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Jason Brown
This is one of the eight "witness trees" in the Sacred Grove that were living in 1820 at the time of the First Vision.

What would it be like to manage the Sacred Grove in Palmyra? And read below about how the church is bringing vision to people in Africa!

Groves: In "Sacred Groves, pt. 4," blogger Jason Brown introduces us to Robert Parrot, “the Sacred Grove’s only forester,” whose job, since 1997, is to “restore the forest to health, vitality and biological balance giving visitors a sense for how Joseph experienced the lush forest in 1820. Under Robert’s care, the forest has regained much of its former diversity and vitality and now boasts a tangle of canopy layers, snags, downed logs, moss, lichens, fungi, birds, deer, insects and amphibians. The forest is also big enough to accommodate all the visitors that seek quiet solitude there. This mostly unknown story of the restoration has played out quietly under the care of a humble (non-Mormon) forester.”

And did you know that there are currently a few "witness trees”? These are trees which, Parrot explains, are at least 250 years old, “old enough to have been alive when Joseph sought their shade.” Parrot then testified to blogger Jason Brown that “ ‘Joseph felt the spirit of this forest long before he asked his deepest questions.’ Despite never being baptized, Robert believes deeply in the visionary Joseph and asserts that it was sacredness that drew Joseph here.”

To read more about “Sacred Groves,” both the famous one in New York as well as musings on the meanings of forestry and sacredness, click to get the rest of Brown’s series.

Vision: “The LDS Church has come at the right time. They came first and did a needs assessment. They then donated NEW equipment, not used or refurbished. Then they came and trained us on the equipment. If you are going to give a gift, give something of value.” So said Dr. Agaba, head of the ophthalmic department at Mulago Hospital in Uganda about a wonderful vision project just recently implemented in Uganda by the church. Humanitarian missionaries Lincoln and Marilyn Barlow blogged about "Strengthening a vision program" with descriptions and photos of these grateful people receiving supplies, equipment and training on the equipment all in an effort to provide better eye care for the people in Uganda. What a wonderful experience! Click to read more!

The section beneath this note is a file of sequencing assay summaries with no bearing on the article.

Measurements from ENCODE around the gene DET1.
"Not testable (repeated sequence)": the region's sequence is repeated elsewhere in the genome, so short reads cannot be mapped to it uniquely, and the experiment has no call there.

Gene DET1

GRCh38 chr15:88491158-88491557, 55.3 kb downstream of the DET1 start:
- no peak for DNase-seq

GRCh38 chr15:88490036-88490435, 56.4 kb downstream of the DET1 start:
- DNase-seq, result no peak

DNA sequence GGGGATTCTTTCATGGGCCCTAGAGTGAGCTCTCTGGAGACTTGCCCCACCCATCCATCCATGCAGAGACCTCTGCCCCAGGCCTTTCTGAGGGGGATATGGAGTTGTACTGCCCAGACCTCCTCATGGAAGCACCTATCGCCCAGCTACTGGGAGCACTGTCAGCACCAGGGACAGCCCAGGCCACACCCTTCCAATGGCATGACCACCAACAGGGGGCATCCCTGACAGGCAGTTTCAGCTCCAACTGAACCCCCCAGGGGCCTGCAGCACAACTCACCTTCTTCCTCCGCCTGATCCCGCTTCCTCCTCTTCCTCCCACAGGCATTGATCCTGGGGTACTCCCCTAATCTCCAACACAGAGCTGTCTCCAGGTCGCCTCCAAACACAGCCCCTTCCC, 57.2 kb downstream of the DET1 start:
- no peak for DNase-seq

Now let’s find other beautiful moments from this past week in the Bloggernacle:

Power pick: Take a virtual temple trip around Utah with this “Mormon Temples Timelapse” video that just took my breath away. The time-lapse nature of the video really highlights how serene, strong and absolutely gorgeous these sacred buildings truly are. Click into view, or better yet, share with your family!

Power pick 2: I found this lovely video tribute to Chieko Okazaki in my YouTube wanderings today, and just had to share it. It was put together by Deseret Book’s Time Out for Women and includes sweet quotes from friends, recorded moments of Okazaki's wisdom and, my favorite, a clip of her playing “You Are My Sunshine” on ukelele. Wow, what a beautiful (in so many ways) woman!

Techie tip: “As we navigate the physical world, most of us have some awareness about accessibility features in place to help the disabled: ramps, elevators and lifts, adapted washrooms and parking spaces close to buildings. However, far fewer people are aware of the equivalent features for websites. When website accessibility features are neglected, it can prevent people with visual disabilities and the deaf or hard-of-hearing from having a useful browsing experience.” So explains Sarah Levis in this new article at LDSTech on “The Accessibility Testing Project for Mormon.org.” She explains why this is such an important endeavor as it, ultimately, brings more people to the gospel. Click to learn more about this important project and check out the Accessibility Testing mormonorg wiki page for much more information. And did I mention that you can help? “All are welcome to contribute, disabilities or not. To join the Accessibility Testing team, click the Projects tab, sign in, and click the Accessibility Testing — Mormon.org project. Then click Join. The project team is currently small and needs more members.” Wow, click in to read more or join up!

Emily Warburton Jensen loves searching through the LDS blog world for developments and testimonies that best capture the ever-evolving LDS online experience. She loves writing and editing projects and mommy-ing her five mostly delightful children.